“There are the major Tier A services we’re all familiar with in the U.S. such as Netflix, Disney +, Amazon and, Hulu, which are commonly referred to as the big 4 in the U.S.,” said Allan McLennan, CEP/Media, Head of M&E North America, Atos, “Now, with a growing array of general audience competitors such as HBO Max, Paramount +, Peacock, Tubi, Pluto, Discovery+ and others, the category is not only gaining traction but establishing itself as the primary segment.
“In addition, there are strong general appeal regional and country-centric services such as BritBox, TVMonde, MoviStar, Eduflix Italia, StarzPlay, Showmax, Vui, Stan, Kanopy, Gyao, Wowow, and more around the globe,” McLennan added.
In the U.S., there are approximately 300 streaming services and globally more than 1,000.
“There are no rules we can fall back on to determine which of the services will be winners or which will be losers,” he emphasized, “But we do know not everyone will still be here. In a few years, some will be acquired, and some will fail to find an audience.”
The rush of new streaming services has also opened up a lot of opportunities for indie filmmakers.
While filmmakers continually ask us for contacts at Netflix, Amazon and the other majors in hopes of selling their projects, most don’t appreciate that all of the new streamers have expanded their sales opportunities and the new entertainment services have opened a world of opportunities for shooters/producers.
Film festivals around the globe such as Sundance, TIFF, SxSW, Tribeca, Berlin, Locarno, Tokyo, Palm Springs, Telluride, Busan, Sydney, Sarajevo, Cinequest and Paris are obvious opportunities for indies to get their works shown, seen and sold.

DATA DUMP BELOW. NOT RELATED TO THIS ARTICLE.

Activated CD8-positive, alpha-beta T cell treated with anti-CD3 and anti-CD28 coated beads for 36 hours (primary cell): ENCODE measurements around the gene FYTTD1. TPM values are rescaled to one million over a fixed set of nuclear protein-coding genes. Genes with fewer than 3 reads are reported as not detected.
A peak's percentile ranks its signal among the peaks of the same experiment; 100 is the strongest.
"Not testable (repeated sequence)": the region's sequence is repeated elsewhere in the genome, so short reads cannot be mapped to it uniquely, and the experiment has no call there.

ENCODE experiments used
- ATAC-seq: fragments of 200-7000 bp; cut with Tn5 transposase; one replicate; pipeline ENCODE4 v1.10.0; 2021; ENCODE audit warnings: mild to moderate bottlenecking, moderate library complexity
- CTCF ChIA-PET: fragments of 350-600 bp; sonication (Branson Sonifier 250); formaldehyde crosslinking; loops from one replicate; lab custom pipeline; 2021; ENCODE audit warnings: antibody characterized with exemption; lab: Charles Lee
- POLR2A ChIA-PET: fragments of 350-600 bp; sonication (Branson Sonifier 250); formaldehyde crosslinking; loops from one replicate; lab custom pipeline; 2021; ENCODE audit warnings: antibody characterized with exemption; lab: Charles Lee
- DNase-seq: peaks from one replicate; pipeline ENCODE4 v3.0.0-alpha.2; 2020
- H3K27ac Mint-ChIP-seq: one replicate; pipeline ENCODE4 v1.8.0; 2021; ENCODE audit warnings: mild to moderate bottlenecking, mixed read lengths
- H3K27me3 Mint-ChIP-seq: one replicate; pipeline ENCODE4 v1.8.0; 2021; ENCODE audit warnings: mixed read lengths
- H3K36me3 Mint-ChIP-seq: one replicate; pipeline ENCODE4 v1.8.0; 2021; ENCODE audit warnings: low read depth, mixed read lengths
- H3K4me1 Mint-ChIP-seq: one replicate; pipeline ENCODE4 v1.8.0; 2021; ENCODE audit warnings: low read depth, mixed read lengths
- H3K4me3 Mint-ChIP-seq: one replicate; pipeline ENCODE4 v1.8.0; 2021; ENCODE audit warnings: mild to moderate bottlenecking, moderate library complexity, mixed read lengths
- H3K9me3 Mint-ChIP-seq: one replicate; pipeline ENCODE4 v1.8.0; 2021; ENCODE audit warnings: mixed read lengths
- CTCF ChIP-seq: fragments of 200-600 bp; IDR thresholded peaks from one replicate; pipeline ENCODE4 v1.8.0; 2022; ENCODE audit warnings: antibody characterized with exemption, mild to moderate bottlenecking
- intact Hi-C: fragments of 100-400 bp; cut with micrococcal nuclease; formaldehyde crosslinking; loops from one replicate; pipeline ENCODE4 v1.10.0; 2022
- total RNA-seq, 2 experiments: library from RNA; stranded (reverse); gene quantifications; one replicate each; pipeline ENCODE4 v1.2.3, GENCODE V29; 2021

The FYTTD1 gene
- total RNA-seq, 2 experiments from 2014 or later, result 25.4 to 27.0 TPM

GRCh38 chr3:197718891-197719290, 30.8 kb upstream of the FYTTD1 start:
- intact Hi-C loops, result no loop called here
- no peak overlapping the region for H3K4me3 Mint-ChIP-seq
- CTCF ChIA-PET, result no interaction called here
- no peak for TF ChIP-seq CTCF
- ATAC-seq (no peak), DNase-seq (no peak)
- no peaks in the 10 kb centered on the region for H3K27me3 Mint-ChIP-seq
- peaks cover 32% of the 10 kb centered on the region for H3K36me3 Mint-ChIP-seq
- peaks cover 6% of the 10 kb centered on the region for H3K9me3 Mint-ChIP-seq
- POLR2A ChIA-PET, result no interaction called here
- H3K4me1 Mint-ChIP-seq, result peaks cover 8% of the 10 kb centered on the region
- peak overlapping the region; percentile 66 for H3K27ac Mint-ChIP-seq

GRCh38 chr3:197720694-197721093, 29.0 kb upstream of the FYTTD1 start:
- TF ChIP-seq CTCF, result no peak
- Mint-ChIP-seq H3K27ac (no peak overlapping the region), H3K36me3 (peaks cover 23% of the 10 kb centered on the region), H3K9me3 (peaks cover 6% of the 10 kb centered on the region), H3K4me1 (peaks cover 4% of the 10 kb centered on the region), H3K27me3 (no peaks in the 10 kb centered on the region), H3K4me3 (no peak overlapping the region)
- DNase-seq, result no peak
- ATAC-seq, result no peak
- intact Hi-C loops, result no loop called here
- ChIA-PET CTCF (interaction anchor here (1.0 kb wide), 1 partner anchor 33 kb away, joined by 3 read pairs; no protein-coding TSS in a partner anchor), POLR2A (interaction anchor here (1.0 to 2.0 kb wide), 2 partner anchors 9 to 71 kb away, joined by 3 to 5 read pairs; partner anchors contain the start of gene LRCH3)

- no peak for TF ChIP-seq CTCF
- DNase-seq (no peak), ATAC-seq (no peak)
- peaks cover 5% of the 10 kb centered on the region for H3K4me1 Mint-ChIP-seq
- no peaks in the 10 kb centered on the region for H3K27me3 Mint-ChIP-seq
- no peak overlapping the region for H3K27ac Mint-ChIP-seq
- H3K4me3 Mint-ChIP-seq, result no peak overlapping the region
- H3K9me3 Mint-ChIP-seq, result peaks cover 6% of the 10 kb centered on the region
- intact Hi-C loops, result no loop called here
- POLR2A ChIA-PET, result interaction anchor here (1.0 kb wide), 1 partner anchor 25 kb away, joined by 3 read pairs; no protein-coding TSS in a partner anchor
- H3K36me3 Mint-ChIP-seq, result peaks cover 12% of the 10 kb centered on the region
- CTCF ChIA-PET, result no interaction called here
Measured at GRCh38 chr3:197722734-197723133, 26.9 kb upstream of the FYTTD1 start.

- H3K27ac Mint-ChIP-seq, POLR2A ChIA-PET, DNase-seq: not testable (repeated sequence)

In addition, a growing number of filmmakers have had success at such events as the American Film Market and MIPTV.
If anything, the pandemic has helped the international film/show business as old and new streaming services search for the next big hit to attract more local and international subscription views.
“Whether it’s a period drama, comedy, action thriller, horror, sci-fi, documentary or animated project; if it is a strong storyline, well shot and creatively posted, visual stories now have an unprecedented number of streaming sales opportunities” McLennan emphasized.
Looking ahead, the sweeping restructuring of the M&E industry will become more aggressive, more defined.
The strategic pressure to acquire content that will meet the streaming services’ target markets will become increasingly important.
Streaming competitors require a steady investment in new content, marketing and technology that enables them to learn more about their audience and their viewing wants/needs.
The way forward in the M&E industry – especially for streaming services – won’t be for the faint of heart or for people who continue down the path the same way the industry grew in the past.
The future winners in the streaming arena will require gut decisions based on a comprehensive understanding of the data at hand and a steady stream of audience-satisfying content.
As Joe pointed out in The Sound of Metal, “Serenity is no longer wishing you had a different past.”
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Andy Marken – firstname.lastname@example.org – is an author of more than 700 articles on management, marketing, communications, industry trends in media & entertainment, consumer electronics, software and applications. An internationally recognized marketing/communications consultant with a broad range of technical and industry expertise especially in storage, storage management and film/video production fields; he has an extended range of relationships with business, industry trade press, online media and industry analysts/consultants.